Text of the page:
Juice of 1/2 lemon
1 1/2 teaspoons sugar
1 teaspoon dried ginger
1/4 teaspoon allspice
1 tablespoon apricot jam, melted
1/2 teaspoon large-crystal turbinado sugar
For the crust:
- Preheat oven to 350 F. Grease tart pan thoroughly.
- Put flour, nuts, sugar and salt in the bowl of a food processor and pulse on and off until the nuts are ground into flour and the ingredients are well mixed.
- Add the butter and pulse until the mixture resembles coarse meal.
- Add the egg and pulse until the dough clumps together.
- Press the dough on the bottom and sides of a 4-inch-by-14-inch tart pan with a removable bottom. (You can also use a 9-inch square pan or a round tart pan.)
For the filling:
- Combine the persimmons with lemon juice, sugar and spices and stir until all slices are coated.
- Layer the fruit decoratively in prepared crust so the slices overlap.
- Bake for 35 to 40 minutes until crust is golden brown and persimmons are tender.
- Remove from oven and, while hot, brush fruit slices with apricot jam. Let cool slightly then sprinkle evenly with turbinado crystals.
- Cool on a rack then remove the sides of the pan.
- At serving time, top each slice of tart with a dollop of whipped cream.
Gingerbread With Pumpkin Ice Cream and Salted Caramel
Prep time: 10 minutes
Cook time: 45 minutes
Total time: 55 minutes
Yield: 12 servings
For the cake:
1/2 cup sugar
1/2 cup molasses
1/2 teaspoon ground cloves
1/2 teaspoon ginger
1/2 teaspoon cinnamon
1/2 cup canola oil
1 teaspoon baking soda dissolved in 1 tablespoon hot water
1 cup all-purpose flour
1/2 cup boiling water
Pumpkin ice cream
Caramel sauce, warmed gently in microwave
French gray sea salt
- Preheat oven to 350 F. Butter the bottom and sides of a 9-inch square glass baking dish.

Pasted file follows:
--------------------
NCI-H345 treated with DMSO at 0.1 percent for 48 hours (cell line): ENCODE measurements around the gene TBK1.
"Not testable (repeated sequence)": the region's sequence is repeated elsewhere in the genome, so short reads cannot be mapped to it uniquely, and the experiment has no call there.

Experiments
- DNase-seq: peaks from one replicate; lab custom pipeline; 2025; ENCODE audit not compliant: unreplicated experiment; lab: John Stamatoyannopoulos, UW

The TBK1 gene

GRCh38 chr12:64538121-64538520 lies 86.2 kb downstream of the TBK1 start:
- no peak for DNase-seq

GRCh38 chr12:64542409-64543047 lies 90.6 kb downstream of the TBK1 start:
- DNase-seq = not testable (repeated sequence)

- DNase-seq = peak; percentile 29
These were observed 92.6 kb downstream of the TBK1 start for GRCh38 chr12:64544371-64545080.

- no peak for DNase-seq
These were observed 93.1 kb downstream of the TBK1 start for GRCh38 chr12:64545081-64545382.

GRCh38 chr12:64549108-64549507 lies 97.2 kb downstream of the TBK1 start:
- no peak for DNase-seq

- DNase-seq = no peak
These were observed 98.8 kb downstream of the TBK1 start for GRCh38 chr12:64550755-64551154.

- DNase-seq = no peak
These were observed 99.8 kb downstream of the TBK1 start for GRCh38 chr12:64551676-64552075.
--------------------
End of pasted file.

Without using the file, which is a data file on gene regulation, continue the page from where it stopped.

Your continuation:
- Whisk eggs, sugar, molasses, spices and oil in a medium bowl until smooth.
- Stir in the dissolved baking soda then beat in the flour, whisking until all lumps are gone.
- Add the boiling water and stir lightly until it’s incorporated. The batter will be quite thin.
- Pour into the prepared pan and bake about 45 minutes, or until a toothpick inserted in the center comes out clean. Cool on a rack.
- At serving time, cut squares of gingerbread and put on plates. Top with a scoop of ice cream and a drizzle of warm caramel. Sprinkle a few grains of sea salt on top of each serving.
Mini Apple Bundt Cakes With Mascarpone Bourbon Cream
Prep time: 15 minutes
Bake time: 40 minutes
Total time: 55 minutes
Yield: 6 mini Bundt cakes, plus 2 cupcakes
For the cake:
3/4 cup good, fresh olive oil (I like California Olive Ranch)
2 cups sugar
2 teaspoons cinnamon
1/4 teaspoon nutmeg
2 cups flour
1 teaspoon baking soda
3 cups cored, unpeeled grated tart apples
1 teaspoon vanilla
For the cream:
8 ounces mascarpone cheese
2 tablespoons bourbon
1/2 cup heavy cream whipped with 1 teaspoon powdered sugar to soft peaks
1/4 cup chopped walnuts, toasted
- Preheat oven to 325 F. Grease the Bundt pans very well with canola spray.
- Whisk the oil, sugar and eggs together until light and fluffy.
- Whisk in the dry ingredients and mix just until well combined.
- Fold in the apples and vanilla.
- Fill the Bundt pans to 1/2-inch from the top. Use any remaining batter for cupcakes.